The AIB should furthermore establish venues for direct inputs by its members into ongoing negotiations in IB-related areas. A model for such an approach could be the Academic Forum on investor-state dispute settlement (ISDS), established by scholars whose inputs into the reform of investor-state dispute settlement have had ramifications for the international investment law and policy regime. The AIB could establish similar Forums, geared, for example, to the WTO negotiations on an investment facilitation for development agreement (Sauvant, 2021) – an area in which IB scholars have much to say. Similar inputs could be made into the updating of the OECD’s Guidelines on Multinational Enterprises, which is being considered this year by the OECD Secretariat and delegates. A number of other thinktanks and transnational institutions, such as the WEF, WB, IMF, can be targeted for similar initiatives.
At some level, we all probably agree that the role of IB scholarship should extend beyond academia, and that our goal should be to employ our knowledge to better the state of the world. In this article, we sought to outline ways by which this goal could be translated into action, specifying directions for change for scholars and academic institutions as the consistencies that determine this outcome. For the many of us who strive to make the world a better place, and leave their mark on the way it evolves, we offer a way to do so.
This paper originates in a Fellows Café co-hosted by Karl Sauvant and Lilac Nachum in the 2021 AIB online annual meeting, entitled “How Can We be More Policy Oriented in Our Research.” We acknowledge with gratitude thoughtful comments of the participants and stimulating discussions.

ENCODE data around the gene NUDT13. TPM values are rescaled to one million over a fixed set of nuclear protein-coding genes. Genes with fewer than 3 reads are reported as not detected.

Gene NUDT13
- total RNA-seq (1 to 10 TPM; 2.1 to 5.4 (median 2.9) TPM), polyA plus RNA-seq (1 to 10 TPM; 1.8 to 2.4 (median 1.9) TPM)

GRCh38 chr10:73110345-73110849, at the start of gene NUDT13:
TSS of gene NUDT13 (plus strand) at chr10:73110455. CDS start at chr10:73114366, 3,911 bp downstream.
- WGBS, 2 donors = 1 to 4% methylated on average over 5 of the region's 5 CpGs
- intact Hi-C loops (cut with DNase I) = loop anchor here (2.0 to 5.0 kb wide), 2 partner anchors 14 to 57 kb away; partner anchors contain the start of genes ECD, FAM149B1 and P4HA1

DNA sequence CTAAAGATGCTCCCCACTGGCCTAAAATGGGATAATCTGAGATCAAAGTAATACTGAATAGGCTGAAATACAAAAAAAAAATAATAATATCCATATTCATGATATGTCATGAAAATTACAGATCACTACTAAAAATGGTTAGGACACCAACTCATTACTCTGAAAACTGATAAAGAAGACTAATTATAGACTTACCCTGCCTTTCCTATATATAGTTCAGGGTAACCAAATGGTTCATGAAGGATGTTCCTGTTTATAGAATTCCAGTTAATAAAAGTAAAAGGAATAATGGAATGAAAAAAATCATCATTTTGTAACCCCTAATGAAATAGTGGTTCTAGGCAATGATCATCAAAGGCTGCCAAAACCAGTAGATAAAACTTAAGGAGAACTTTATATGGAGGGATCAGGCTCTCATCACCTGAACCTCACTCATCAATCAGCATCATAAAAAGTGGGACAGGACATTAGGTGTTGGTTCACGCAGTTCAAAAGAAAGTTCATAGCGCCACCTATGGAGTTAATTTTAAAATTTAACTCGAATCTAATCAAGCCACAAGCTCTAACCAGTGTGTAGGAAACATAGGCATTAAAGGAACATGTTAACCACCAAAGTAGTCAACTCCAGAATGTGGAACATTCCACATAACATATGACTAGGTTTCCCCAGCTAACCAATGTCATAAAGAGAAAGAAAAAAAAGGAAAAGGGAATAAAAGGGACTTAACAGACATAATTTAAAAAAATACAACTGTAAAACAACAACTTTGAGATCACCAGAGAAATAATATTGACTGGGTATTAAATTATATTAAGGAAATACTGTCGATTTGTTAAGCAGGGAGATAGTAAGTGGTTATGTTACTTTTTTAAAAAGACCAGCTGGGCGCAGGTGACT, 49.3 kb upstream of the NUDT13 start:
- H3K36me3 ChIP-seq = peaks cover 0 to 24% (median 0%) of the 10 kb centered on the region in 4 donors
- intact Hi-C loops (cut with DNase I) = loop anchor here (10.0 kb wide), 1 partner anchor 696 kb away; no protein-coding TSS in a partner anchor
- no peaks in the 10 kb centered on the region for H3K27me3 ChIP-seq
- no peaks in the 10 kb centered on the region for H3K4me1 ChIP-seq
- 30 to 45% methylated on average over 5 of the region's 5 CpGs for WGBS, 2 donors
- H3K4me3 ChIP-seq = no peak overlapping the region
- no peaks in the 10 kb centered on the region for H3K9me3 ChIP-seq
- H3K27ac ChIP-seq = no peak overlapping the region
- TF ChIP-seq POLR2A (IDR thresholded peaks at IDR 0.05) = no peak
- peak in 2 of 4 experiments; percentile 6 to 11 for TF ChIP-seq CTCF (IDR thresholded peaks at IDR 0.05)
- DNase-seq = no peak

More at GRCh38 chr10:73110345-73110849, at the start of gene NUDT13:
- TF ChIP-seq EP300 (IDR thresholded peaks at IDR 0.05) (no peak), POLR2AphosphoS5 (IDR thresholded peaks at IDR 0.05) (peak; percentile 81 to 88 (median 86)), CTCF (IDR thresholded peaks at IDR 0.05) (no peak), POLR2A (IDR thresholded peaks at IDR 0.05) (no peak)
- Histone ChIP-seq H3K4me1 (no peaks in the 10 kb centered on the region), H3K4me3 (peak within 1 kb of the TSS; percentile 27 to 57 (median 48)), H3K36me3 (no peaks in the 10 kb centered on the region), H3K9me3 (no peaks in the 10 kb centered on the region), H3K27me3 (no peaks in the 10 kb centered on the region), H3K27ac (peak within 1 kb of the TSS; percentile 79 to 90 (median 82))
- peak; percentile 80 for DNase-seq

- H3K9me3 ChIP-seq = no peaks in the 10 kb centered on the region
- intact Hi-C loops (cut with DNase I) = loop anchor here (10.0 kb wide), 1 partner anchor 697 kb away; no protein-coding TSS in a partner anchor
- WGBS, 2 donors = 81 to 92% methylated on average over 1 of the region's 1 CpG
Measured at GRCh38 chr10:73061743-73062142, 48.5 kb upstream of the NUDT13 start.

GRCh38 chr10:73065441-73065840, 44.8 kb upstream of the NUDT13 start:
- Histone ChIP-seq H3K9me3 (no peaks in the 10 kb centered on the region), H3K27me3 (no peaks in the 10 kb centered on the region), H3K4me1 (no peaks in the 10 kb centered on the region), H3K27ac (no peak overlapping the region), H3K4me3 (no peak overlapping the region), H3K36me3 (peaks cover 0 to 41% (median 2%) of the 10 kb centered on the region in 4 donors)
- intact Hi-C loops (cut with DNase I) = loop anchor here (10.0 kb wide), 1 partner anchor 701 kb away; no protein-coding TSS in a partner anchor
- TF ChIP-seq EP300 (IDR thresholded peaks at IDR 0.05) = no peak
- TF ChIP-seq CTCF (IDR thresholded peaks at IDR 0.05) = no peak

About the Authors
Lilac Nachum (firstname.lastname@example.org) current research interests include global value chains and global value creation, emerging market MNEs, and the relationship between firms, society and governments as they shape the international strategies of firms. Her research in these areas and others has been published in AMJ, SMJ, MS and JIBS, among others, and was awarded the AIB 2021 Best Theory Paper Award, the AIB 2017 Best Paper Award of the Research Method Division; it was also a finalist for the AIB 2019 Best paper award.
Karl P. Sauvant (email@example.com) is Resident Senior Fellow at the Columbia Center on Sustainable Investment, a joint center of Columbia Law School and the Earth Institute at Columbia University, and Editor-in-Chief of the Columbia FDI Perspectives. His current research focusses on a WTO Agreement on Investment Facilitation for Development, sustainable FDI, and issues surrounding the establishment of an Advisory Centre on International Investment Law.
Ari Van Assche (firstname.lastname@example.org) is Professor of International Business at HEC Montréal and Deputy Editor of the Journal of International Business Policy. His research focuses on the organization of global value chains and their implications for international trade, sustainability, industrial clusters, and public policy.